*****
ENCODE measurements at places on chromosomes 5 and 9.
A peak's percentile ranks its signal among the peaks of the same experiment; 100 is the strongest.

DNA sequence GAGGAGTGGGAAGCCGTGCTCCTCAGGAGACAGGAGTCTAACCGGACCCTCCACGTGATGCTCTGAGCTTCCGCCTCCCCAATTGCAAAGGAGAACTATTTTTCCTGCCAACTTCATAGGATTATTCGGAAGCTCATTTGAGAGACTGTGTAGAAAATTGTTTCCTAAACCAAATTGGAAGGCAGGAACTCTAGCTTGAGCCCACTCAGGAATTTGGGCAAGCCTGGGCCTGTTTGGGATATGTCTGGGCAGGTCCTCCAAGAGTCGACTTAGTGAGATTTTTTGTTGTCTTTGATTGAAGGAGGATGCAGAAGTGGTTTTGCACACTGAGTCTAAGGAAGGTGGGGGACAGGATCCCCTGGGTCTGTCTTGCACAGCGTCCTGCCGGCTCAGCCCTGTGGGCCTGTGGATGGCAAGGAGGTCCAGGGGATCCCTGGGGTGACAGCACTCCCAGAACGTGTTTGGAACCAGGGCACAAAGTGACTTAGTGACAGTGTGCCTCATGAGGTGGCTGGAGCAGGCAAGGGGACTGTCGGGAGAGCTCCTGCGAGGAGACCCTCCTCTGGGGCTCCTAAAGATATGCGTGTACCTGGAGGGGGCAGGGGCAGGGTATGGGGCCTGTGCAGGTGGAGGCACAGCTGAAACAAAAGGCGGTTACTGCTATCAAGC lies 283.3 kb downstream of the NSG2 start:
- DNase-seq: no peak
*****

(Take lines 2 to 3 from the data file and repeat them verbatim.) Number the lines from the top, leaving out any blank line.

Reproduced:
A peak's percentile ranks its signal among the peaks of the same experiment; 100 is the strongest.

DNA sequence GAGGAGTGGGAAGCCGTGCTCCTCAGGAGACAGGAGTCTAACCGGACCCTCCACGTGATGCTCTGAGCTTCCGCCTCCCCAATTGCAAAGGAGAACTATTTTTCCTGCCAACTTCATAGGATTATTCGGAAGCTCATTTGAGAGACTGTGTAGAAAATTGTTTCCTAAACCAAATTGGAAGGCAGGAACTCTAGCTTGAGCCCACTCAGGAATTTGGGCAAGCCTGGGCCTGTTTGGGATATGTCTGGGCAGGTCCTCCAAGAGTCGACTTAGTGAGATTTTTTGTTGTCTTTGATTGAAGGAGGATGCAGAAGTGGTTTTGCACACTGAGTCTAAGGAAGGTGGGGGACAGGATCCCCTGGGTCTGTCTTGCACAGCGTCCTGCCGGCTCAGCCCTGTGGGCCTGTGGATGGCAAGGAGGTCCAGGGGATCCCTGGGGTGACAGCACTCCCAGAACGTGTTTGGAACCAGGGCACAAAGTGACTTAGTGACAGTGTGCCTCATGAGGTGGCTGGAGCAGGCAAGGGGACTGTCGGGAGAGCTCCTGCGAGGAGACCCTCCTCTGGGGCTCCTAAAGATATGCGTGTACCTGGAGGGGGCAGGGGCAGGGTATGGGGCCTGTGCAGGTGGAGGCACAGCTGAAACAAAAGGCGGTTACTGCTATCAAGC lies 283.3 kb downstream of the NSG2 start: